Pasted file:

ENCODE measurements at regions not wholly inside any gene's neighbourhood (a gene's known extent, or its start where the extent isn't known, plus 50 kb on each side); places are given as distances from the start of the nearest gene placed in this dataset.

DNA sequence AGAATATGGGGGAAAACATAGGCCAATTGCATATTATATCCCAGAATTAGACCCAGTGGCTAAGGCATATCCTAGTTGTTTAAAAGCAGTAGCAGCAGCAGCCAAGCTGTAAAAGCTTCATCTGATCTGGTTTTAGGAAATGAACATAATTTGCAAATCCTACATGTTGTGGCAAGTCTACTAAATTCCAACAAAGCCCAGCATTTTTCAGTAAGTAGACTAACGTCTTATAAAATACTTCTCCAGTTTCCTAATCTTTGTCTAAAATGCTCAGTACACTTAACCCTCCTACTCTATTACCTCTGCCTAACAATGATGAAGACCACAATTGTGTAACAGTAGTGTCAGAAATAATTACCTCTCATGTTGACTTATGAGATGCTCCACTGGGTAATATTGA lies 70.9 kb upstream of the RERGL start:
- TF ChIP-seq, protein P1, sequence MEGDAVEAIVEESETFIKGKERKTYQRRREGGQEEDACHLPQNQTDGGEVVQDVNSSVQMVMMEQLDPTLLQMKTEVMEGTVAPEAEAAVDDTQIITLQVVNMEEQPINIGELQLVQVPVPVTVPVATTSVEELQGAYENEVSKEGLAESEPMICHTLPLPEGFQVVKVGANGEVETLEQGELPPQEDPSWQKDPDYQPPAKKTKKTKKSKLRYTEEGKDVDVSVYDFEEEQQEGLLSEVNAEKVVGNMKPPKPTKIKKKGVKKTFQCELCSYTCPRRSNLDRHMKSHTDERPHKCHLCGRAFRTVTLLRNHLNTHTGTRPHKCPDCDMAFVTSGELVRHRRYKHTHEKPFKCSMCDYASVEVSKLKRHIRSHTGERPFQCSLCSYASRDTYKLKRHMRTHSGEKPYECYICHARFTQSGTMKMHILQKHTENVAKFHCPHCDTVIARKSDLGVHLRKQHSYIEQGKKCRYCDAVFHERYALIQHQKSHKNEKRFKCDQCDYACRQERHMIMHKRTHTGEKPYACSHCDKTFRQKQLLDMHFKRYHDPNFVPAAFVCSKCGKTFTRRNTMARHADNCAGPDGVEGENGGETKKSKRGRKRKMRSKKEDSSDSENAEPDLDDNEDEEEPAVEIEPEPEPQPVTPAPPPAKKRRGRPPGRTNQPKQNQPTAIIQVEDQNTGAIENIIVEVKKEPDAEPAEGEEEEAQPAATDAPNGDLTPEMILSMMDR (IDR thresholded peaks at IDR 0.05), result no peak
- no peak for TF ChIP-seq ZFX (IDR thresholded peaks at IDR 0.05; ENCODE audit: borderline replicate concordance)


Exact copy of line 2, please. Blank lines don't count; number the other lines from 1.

DNA sequence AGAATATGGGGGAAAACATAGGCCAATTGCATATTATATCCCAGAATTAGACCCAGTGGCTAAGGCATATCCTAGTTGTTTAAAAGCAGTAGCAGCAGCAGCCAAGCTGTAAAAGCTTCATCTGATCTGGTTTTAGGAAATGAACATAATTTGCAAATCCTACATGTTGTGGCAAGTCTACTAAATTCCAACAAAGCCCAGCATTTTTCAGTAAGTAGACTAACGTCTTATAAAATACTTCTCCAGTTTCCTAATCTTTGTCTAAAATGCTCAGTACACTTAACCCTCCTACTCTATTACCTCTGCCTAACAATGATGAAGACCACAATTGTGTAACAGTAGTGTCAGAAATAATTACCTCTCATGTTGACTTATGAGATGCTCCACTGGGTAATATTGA lies 70.9 kb upstream of the RERGL start: